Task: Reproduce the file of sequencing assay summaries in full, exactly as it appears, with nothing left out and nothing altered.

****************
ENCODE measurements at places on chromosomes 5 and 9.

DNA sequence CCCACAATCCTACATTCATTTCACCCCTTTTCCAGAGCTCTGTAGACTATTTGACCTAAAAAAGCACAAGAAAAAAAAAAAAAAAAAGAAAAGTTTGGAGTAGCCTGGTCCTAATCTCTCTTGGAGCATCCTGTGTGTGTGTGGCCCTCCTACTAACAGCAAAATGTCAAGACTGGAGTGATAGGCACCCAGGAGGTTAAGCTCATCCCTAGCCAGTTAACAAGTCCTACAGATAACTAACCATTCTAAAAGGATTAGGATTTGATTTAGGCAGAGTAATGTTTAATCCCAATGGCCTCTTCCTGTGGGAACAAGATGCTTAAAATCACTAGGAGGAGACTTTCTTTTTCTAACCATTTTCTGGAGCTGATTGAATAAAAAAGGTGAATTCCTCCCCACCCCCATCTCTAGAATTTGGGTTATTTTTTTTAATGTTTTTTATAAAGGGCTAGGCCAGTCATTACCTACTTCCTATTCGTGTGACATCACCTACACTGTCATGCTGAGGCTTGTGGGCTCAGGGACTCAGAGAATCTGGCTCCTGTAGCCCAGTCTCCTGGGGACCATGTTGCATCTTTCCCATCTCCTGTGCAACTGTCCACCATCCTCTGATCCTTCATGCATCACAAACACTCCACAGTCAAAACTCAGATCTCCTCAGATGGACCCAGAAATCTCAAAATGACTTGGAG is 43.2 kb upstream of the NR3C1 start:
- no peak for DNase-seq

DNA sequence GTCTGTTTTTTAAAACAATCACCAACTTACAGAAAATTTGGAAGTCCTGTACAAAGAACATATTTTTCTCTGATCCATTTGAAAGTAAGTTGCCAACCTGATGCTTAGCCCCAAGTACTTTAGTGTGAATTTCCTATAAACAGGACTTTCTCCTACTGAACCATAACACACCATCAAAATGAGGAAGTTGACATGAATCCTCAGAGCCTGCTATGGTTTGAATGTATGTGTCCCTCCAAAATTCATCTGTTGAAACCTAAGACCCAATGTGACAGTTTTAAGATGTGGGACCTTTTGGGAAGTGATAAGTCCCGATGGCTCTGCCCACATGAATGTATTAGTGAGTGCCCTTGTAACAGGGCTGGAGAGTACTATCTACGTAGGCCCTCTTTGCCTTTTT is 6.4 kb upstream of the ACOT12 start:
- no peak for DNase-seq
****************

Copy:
ENCODE measurements at places on chromosomes 5 and 9.

DNA sequence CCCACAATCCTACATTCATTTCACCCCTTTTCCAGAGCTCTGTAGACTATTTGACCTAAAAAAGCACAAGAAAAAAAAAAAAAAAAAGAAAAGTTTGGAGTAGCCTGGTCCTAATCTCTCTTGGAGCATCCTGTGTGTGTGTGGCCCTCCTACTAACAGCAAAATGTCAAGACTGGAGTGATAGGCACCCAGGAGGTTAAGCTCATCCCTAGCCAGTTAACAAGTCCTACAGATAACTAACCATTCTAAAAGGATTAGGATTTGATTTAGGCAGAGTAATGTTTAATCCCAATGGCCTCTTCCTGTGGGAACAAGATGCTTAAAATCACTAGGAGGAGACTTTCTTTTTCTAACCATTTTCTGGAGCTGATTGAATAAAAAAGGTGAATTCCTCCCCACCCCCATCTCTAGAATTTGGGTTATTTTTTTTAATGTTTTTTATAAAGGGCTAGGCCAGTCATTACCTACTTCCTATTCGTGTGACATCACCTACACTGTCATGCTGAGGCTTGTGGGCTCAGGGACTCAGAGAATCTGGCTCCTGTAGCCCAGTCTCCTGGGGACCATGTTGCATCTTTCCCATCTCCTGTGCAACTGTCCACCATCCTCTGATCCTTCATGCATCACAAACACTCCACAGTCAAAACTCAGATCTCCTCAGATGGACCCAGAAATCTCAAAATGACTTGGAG is 43.2 kb upstream of the NR3C1 start:
- no peak for DNase-seq

DNA sequence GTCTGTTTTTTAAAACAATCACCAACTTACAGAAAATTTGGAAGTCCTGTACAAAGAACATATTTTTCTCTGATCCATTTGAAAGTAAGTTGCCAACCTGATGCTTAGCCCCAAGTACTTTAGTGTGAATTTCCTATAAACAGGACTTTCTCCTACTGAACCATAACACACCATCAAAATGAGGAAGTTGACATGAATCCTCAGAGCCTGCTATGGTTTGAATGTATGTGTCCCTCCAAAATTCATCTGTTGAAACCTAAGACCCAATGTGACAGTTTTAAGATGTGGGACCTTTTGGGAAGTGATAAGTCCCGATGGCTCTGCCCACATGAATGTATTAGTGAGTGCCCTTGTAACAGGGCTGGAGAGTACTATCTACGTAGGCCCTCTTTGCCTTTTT is 6.4 kb upstream of the ACOT12 start:
- no peak for DNase-seq